I liked this "Hippie" book very much!
Begin forwarded message:
From: Saul-Paul and Mary-Minn Sirag Date: June 29, 2011 7:05:42 PM PDT
To: David Kaiser Subject: How The Hippies Saved Physics
Hi David,
Thank you for sending a copy of your book!
I have finished reading it, and it is a splendid achievement.
There are a few errors that I have noticed. I could send you a list if you like.
The relationship of the "Hippie" books and Bell's theorem is curious. For example in 1975 two "Hippie" books  were published.
(1) "Space-Time and Beyond" by Bob Toben, Jack Sarfatti, and Fred Wolf (Dutton). On page 134 Sarfatti wrote:
    "Bell's criterion for quantum interconnectedness was experimentally tested in the 1973 Harvard doctoral dissertation of A. Holt. H
Holt's result is that the quantum potential (hidden variable interpretation of quantum theory due to de Broglie and Bohm agrees more closely wiith experiment than does the conventional interpretation, which denies the existence of hidden variables."
    This experiment by Holt (advised by Pipkin) at Harvard was consistent with Bell's inequality -- and thus, if verified, would falsify the statistical predictions of quantum mechanics.  In fact, John Clauser, for his second Bell's theorem experiment redid Holt's version of the experiment (using mercury atoms). This was the version of Clauser's experiment that Elizabeth Rauscher, Nick Herbert, and I saw running in 1974.  Jack and Fred and the rest of the FFG saw Clauser's experimental setup after the experiment was completed in 1975.
    This was when Clauser had placed a sign over his experimental apparatus which read: "We have met the hidden variables, and they is us!--Pogo."  Clauser was also amused that Holt had received his Ph.D. under Pipkin for falsifying Quantum Theory.  I happen to have a "samizdat" copy of the paper by R.A. Holt and F.M. Pipkin "Quantum Mechanics vs. Hidden Variables: Polarization Correlation Measurement on an Atomic Mercury Cascade." (This paper was never published.)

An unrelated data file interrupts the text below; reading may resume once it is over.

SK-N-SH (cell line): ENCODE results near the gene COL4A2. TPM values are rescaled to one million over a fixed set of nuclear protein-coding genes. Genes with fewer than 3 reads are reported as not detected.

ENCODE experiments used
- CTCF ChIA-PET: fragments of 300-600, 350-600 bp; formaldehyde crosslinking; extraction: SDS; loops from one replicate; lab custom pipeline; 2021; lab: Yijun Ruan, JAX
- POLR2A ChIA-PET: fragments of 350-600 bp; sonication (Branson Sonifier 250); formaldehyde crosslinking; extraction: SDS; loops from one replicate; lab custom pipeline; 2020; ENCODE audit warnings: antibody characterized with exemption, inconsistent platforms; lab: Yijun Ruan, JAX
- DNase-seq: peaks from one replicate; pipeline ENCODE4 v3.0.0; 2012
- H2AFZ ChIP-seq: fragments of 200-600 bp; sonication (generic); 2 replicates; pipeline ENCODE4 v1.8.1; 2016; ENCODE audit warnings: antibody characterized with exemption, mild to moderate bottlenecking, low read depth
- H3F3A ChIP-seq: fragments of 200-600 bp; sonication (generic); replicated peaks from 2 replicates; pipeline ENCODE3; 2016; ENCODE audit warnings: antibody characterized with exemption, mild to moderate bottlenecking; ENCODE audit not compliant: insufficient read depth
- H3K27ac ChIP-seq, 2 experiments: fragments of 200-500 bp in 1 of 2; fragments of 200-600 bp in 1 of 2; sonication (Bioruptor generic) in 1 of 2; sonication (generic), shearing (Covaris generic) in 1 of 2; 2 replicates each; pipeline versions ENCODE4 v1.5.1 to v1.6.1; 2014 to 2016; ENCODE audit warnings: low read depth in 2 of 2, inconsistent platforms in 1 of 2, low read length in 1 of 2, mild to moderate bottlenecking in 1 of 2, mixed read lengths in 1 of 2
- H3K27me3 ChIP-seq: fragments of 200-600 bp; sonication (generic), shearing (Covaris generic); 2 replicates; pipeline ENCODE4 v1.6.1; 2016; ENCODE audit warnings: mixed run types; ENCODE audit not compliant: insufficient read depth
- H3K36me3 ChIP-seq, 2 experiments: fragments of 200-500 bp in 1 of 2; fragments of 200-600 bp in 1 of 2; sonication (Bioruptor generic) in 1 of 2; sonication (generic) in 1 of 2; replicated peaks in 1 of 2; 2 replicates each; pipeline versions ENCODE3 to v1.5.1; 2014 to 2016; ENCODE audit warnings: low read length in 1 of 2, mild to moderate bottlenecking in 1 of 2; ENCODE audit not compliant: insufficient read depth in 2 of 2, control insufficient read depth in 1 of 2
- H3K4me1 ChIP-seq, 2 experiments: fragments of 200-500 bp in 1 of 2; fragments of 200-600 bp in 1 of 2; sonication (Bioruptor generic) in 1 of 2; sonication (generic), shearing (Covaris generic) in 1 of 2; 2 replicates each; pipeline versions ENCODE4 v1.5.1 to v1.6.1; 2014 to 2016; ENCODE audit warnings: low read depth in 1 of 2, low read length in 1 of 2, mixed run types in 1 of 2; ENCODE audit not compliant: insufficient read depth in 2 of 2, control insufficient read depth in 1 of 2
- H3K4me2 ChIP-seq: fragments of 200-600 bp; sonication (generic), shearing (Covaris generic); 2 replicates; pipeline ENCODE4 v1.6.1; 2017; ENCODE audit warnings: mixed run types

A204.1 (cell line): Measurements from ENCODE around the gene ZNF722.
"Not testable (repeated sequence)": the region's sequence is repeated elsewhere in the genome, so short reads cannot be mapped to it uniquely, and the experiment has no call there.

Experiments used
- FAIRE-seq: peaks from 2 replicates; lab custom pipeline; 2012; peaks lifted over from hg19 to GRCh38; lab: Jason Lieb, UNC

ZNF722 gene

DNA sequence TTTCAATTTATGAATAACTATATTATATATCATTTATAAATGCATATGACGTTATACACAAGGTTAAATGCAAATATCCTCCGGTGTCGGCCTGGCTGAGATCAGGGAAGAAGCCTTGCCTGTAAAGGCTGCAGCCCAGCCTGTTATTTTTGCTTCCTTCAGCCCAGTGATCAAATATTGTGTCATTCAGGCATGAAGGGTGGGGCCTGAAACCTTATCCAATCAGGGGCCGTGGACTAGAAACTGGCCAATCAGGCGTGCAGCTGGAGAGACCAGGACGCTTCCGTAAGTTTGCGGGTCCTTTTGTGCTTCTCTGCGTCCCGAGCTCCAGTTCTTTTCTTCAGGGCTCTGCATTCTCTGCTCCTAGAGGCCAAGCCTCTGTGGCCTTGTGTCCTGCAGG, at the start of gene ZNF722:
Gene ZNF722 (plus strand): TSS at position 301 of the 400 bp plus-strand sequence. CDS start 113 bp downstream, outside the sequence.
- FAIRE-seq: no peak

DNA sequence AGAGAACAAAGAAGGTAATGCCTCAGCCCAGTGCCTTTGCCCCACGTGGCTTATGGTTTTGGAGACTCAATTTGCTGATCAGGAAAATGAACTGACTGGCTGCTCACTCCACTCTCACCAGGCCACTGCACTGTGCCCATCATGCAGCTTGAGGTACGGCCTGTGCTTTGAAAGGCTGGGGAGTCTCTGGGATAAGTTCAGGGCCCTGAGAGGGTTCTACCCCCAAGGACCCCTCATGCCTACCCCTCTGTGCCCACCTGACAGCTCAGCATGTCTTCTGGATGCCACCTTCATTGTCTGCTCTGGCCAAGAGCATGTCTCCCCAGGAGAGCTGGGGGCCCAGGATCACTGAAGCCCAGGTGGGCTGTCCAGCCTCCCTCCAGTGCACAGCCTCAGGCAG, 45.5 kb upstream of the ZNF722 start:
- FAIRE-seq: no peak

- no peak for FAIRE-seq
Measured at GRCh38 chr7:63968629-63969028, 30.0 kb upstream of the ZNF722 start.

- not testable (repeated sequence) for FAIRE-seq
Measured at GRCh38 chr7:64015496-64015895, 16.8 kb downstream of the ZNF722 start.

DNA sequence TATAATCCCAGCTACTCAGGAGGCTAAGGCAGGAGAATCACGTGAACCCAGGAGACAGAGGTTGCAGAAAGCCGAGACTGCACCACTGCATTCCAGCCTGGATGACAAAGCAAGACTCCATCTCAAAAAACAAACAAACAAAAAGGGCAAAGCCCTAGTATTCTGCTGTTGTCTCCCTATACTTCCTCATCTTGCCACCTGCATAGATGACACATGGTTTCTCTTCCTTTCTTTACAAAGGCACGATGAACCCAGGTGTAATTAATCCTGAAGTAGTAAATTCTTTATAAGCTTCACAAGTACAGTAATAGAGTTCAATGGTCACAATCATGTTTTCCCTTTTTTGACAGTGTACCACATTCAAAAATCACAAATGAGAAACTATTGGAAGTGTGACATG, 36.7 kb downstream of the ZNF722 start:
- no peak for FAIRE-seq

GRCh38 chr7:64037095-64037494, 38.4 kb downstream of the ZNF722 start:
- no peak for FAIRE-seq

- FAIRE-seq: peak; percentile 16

There is a good description of this early experimental work in the 1978 paper, by Clauser and Shimony, which you reference.
(2) "The Tao of Physics" by Fritjov Capra" (Shambhala, Berkeley, 1975).
    It is notable that there is no mention of Bell's Theorem in this book. Capra has a brief (but inadequate) description of Bell's theorem in his second book, "The Turning Point: Science, Society and the Rising Culture" (Simon and Schuster, 1982).
Of course by this time "The Dancing Wu Li Masters" by Gary Zukov (Morrow, 1979)
He spells it Zukav.
had been out for three years, with a much more adequate description of Bell's theorem and the experimental results.
Yes, because you Saul-Paul and me and a few others worked closely with Gary on his book and by that time Gary had attended many of the Berkeley Seminars. I wrote the above quote on Holt in 1974 before we had the Berkeley Seminars with Clauser.
Also Bernard d'Espagnat's article, "The quantum theory and Reality" (Scientific American, Nov. 1979) was very influential at that time. I had the amusing experience of asking a Berkeley physics professor (who taught a course on quantum mechanics) if he had read d'Espagnat's article. He said that he had but couldn't understand it!
It is perhaps noteworthy that the first (popular level) book describing Bell's theorem and the experimental results was Robert Anton Wilson's "Cosmic Trigger" (And/Or press, Berkeley, 1977).
Which you especially and I and I suppose Nick helped him with.
All for now;-)